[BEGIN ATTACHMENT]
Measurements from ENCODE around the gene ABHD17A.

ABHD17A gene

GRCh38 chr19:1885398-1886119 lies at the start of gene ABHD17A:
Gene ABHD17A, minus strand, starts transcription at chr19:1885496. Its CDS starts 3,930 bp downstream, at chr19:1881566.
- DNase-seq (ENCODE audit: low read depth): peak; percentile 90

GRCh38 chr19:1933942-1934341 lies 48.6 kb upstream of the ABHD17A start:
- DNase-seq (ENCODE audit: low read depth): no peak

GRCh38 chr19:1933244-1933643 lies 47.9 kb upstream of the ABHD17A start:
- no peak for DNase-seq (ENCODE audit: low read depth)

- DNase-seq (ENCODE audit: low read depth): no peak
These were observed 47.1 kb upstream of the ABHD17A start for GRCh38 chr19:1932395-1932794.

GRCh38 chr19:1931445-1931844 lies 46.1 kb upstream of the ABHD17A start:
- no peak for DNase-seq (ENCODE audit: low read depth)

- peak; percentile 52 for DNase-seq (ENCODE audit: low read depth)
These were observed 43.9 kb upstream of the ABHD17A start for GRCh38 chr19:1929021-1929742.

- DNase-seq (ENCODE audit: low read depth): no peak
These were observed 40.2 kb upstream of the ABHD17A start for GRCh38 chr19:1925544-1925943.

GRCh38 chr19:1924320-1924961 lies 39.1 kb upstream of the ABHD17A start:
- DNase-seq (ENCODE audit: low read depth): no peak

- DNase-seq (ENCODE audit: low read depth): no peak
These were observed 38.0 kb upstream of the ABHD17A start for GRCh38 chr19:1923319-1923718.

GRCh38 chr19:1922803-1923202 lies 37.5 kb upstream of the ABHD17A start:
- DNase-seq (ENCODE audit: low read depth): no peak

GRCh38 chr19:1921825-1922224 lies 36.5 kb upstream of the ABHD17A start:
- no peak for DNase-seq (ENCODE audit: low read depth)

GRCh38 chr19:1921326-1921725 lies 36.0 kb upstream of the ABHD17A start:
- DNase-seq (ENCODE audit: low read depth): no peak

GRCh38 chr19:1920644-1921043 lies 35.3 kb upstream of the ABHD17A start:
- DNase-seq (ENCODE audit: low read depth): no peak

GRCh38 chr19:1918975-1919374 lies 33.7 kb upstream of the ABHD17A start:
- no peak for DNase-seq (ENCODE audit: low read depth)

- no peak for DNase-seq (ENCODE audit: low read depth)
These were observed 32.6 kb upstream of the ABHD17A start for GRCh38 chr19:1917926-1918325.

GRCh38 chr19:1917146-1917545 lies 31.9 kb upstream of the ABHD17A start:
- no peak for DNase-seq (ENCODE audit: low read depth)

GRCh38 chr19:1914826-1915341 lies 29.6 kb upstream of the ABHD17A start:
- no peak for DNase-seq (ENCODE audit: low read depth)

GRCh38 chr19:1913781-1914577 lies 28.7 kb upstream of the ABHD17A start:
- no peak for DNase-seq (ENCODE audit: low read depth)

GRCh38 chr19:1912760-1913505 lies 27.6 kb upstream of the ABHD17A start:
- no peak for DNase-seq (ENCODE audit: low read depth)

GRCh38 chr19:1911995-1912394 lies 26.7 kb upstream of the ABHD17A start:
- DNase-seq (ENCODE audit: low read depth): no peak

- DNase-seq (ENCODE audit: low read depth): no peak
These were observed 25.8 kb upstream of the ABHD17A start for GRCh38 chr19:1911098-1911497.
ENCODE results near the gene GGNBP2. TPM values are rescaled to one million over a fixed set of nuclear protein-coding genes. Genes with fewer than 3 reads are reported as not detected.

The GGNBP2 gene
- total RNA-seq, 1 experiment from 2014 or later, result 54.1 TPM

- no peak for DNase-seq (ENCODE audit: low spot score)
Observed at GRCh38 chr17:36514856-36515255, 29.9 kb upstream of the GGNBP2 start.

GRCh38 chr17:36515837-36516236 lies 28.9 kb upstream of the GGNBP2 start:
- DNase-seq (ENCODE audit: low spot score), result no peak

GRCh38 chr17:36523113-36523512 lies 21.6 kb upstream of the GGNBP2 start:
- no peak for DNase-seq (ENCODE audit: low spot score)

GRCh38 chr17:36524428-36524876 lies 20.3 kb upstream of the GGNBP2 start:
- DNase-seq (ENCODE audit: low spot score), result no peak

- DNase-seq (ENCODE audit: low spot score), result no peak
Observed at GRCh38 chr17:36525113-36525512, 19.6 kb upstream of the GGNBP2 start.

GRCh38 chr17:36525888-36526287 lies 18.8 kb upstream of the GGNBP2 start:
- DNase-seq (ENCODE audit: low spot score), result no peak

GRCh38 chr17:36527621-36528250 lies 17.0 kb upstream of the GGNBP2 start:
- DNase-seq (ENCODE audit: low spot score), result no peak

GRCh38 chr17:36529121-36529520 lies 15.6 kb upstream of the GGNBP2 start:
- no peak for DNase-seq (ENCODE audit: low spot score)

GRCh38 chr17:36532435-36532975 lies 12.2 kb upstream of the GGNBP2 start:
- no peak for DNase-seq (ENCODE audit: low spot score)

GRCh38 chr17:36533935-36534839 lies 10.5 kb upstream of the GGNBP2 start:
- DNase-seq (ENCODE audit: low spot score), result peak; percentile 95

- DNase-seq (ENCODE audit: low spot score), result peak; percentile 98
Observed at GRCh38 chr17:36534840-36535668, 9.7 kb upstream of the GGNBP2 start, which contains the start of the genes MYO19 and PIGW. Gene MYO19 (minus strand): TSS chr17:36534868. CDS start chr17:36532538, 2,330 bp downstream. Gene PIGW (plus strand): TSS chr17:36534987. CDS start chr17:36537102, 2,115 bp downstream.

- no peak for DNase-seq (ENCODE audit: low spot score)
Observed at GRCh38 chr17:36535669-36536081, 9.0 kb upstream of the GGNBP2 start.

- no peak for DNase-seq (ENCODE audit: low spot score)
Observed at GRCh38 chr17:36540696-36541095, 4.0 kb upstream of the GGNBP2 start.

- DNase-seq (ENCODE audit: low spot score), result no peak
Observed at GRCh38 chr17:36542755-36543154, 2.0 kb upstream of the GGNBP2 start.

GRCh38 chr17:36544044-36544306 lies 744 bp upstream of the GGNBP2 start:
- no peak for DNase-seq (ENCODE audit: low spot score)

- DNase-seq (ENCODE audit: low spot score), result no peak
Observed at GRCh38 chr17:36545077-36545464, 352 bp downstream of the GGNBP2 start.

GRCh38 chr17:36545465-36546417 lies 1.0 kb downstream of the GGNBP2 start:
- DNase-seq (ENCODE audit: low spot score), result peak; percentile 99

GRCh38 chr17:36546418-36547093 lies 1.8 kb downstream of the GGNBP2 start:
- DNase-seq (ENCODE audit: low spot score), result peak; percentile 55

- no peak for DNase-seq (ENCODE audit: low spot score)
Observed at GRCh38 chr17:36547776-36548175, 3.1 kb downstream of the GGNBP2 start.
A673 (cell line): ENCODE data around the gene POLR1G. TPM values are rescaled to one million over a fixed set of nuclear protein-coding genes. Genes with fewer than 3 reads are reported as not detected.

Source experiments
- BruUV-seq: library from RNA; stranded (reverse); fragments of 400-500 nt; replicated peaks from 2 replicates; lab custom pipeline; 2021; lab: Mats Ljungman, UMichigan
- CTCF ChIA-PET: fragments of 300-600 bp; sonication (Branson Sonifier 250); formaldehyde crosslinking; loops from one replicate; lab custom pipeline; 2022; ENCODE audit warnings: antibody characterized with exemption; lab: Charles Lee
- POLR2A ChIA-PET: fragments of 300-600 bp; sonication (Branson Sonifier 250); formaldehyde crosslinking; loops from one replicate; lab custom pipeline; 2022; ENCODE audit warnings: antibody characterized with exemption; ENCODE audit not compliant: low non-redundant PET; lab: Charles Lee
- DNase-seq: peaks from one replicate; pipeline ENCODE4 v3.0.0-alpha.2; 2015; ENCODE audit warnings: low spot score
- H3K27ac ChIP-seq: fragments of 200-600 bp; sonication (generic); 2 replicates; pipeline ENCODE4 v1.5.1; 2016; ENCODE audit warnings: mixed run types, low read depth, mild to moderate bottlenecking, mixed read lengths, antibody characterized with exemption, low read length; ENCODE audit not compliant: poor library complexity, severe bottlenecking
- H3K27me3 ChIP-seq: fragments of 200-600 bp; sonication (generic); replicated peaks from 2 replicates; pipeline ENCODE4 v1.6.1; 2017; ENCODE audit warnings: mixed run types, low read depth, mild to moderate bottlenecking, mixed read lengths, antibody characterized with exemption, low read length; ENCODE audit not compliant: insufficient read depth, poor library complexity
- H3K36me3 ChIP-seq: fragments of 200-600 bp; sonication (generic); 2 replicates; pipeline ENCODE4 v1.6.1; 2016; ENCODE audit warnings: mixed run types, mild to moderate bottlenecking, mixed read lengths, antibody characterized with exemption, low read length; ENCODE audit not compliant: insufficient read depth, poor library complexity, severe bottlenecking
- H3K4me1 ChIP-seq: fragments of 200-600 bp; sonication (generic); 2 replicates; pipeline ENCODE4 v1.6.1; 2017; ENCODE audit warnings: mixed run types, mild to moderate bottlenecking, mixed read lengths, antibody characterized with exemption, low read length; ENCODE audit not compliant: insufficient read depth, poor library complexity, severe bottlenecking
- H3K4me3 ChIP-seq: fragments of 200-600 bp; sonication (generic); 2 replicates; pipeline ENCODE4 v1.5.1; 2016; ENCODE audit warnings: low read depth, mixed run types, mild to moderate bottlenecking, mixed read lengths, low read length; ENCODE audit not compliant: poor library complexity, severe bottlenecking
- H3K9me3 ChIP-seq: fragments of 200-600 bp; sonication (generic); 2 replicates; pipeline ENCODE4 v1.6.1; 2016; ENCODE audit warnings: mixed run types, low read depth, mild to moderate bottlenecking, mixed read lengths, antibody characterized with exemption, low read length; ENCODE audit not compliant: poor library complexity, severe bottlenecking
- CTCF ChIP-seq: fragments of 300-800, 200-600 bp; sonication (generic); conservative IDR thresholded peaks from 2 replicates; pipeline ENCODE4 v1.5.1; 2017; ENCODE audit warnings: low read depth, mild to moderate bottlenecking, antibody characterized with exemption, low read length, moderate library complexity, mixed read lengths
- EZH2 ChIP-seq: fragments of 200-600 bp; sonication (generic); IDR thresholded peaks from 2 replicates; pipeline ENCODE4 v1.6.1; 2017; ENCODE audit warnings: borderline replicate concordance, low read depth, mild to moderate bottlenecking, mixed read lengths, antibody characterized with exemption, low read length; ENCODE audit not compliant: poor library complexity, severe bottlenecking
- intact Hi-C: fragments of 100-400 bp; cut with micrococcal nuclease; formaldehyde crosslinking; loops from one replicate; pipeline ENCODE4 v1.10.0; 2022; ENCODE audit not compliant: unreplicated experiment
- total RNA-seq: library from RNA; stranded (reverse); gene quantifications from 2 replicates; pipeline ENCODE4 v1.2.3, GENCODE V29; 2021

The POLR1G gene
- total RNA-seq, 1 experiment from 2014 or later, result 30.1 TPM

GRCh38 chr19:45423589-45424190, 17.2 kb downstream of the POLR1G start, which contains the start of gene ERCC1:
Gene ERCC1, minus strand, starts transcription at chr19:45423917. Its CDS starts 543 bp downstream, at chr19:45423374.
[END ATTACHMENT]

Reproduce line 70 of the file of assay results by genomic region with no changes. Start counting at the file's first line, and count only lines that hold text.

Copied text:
Observed at GRCh38 chr17:36534840-36535668, 9.7 kb upstream of the GGNBP2 start, which contains the start of the genes MYO19 and PIGW. Gene MYO19 (minus strand): TSS chr17:36534868. CDS start chr17:36532538, 2,330 bp downstream. Gene PIGW (plus strand): TSS chr17:36534987. CDS start chr17:36537102, 2,115 bp downstream.